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3 Ways To Use Authentic Resources for Teaching Spanish
This presents an opportunity to bring authentic learning resources into the language classroom or distance learning environment to enhance the experience. Authentic learning resources are materials that were not created for language learning purposes, that is, they were developed for a real-world scenario and typically from the native country. Resources can range from television commercials on Spanish-speaking channels, newspaper/magazine articles, songs, and more.
However, using authentic resources requires a lot of research to discover which materials would be suitable for a language lesson. Not only that but deciding how to integrate those authentic materials into a lesson scenario and making them accessible to all students is not an easy task.
Here are 3 ideas for incorporating authentic resources into your language classroom:
- Locate videos from a well-known television personality in your native country of choice (i.e. food network shows are often a good choice). These programs will show native speakers conversing and, in turn, show your students how they may actually use the language (when traveling abroad) to order food at a restaurant or perhaps from a local food kiosk. Show the video to your students first with no sound to get them to use visual cues to build understanding before they hear Spanish.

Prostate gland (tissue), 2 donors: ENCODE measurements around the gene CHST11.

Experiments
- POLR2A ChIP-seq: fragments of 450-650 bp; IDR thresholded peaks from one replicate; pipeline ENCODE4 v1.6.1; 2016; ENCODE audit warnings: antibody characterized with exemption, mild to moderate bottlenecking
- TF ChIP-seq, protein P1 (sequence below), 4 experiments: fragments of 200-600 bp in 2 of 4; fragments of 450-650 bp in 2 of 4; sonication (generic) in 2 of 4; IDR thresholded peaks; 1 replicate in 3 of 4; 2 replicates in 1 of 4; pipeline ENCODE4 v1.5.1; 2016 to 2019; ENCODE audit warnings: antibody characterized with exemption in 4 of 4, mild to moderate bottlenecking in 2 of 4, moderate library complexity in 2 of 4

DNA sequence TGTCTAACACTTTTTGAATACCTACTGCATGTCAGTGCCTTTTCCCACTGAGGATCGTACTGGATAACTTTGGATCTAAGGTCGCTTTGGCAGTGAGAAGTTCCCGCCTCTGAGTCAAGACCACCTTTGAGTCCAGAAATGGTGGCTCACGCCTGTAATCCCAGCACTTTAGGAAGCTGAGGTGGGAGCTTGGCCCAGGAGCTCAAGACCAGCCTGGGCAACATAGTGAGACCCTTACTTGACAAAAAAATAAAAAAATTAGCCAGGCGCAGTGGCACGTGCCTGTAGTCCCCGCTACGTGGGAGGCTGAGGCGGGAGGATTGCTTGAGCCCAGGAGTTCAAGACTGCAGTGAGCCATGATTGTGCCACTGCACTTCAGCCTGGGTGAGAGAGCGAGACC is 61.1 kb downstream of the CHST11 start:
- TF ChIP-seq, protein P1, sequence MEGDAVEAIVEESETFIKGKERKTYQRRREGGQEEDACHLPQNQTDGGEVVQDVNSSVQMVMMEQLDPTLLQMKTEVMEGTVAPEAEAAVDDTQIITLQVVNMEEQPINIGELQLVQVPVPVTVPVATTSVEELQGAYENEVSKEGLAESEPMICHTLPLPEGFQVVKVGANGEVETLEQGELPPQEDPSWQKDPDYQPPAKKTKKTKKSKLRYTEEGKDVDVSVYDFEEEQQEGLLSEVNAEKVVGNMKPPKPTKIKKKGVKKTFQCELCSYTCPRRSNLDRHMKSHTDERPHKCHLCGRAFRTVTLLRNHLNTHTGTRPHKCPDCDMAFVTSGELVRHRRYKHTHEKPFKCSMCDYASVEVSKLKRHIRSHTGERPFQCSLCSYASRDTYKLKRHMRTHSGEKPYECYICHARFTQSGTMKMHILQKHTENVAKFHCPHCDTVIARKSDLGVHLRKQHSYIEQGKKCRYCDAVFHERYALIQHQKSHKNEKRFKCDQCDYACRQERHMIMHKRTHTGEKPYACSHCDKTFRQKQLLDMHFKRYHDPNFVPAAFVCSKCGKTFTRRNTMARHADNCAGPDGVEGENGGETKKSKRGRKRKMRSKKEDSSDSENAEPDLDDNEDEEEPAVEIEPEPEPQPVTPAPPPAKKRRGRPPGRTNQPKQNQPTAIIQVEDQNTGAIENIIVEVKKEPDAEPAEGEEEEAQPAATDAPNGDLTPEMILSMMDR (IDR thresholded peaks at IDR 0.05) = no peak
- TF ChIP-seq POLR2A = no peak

- Locate a newspaper from a Spanish-speaking country (print or digital) and have students compare a popular world news topic from that newspaper to their local newspaper. First, have students look at headlines, visuals, graphs, and other features to get ideas of what they will read. Then have them look for cognates and other words they know and highlight them. Students can then read and compare and contrast each newspaper’s perspectives on the same story.
- Locate a popular children’s picture book series from a Spanish-speaking country and assign them as reading homework. Have students scan for vocabulary they are familiar with but also have them collect & record new vocabulary words that are unfamiliar in a journal and have them interpret their meaning from the pictures shown.
Note: Fresh Ideas for Teaching blog contributors have been compensated for sharing personal teaching experiences on our blog. The views and opinions expressed in this blog are those of the authors and do not necessarily reflect the official policy or position of any other agency, organization, employer or company.